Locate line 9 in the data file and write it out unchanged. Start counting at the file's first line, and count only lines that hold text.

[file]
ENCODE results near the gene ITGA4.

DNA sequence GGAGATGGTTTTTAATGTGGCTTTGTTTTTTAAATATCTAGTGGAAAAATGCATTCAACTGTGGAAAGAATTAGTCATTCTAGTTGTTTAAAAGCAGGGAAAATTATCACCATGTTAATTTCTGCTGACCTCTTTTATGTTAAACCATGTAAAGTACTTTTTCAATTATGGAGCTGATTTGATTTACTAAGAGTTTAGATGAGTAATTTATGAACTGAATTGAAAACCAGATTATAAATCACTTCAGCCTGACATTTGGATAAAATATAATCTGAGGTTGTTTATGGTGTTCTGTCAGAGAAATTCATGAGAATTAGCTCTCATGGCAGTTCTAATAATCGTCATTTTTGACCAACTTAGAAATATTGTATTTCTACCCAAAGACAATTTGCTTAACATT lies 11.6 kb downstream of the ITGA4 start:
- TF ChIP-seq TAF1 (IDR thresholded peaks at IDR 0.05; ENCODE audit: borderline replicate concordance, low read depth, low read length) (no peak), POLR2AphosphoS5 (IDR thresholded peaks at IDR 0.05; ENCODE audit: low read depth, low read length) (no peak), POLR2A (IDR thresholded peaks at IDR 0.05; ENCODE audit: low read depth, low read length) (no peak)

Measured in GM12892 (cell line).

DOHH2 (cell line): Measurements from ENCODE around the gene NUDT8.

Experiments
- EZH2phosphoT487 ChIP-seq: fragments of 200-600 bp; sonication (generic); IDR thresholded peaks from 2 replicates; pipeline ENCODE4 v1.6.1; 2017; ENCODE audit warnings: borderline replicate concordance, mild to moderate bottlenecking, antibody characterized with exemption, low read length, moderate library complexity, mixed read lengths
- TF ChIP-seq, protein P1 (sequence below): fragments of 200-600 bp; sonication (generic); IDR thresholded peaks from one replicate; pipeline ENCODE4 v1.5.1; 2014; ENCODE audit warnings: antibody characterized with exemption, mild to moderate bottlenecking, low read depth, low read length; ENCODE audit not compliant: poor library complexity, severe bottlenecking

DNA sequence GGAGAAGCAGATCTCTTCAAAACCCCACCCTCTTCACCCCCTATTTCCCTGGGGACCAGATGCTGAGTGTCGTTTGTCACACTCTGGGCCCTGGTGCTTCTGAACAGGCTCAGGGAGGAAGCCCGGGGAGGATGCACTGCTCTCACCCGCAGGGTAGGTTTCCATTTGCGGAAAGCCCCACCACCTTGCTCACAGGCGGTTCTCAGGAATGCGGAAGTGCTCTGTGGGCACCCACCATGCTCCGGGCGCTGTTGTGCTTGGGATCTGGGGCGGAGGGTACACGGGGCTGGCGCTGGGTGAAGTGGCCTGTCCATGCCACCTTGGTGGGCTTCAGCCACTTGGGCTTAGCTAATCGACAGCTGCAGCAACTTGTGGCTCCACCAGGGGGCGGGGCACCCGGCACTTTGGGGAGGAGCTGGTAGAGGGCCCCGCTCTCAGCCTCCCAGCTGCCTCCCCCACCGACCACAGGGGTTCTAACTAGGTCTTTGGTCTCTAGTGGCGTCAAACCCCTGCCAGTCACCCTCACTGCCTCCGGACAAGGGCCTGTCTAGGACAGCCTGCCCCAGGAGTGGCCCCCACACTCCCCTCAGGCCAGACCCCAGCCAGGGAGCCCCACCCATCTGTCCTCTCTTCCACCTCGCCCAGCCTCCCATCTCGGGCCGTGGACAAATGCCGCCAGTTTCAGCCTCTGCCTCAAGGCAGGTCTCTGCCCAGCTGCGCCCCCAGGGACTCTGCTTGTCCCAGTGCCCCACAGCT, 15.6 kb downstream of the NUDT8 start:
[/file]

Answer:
DNA sequence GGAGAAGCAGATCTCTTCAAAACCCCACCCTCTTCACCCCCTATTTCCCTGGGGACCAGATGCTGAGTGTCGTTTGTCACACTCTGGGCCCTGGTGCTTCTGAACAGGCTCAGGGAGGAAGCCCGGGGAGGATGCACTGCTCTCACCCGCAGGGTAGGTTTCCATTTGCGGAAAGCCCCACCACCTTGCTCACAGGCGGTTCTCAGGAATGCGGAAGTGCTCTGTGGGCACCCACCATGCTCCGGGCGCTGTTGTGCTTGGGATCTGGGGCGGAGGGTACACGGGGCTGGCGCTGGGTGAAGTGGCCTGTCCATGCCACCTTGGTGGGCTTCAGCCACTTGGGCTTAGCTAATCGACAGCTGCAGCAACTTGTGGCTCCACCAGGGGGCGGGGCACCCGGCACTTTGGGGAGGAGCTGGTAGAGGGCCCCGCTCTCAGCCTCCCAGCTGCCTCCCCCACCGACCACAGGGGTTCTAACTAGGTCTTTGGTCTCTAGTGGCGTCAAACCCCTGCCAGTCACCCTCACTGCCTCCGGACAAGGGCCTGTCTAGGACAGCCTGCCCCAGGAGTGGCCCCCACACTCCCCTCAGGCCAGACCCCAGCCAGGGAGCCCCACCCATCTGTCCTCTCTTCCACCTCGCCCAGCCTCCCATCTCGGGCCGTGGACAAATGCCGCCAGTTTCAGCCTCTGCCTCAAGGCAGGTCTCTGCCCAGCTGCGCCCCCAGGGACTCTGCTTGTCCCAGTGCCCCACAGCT, 15.6 kb downstream of the NUDT8 start: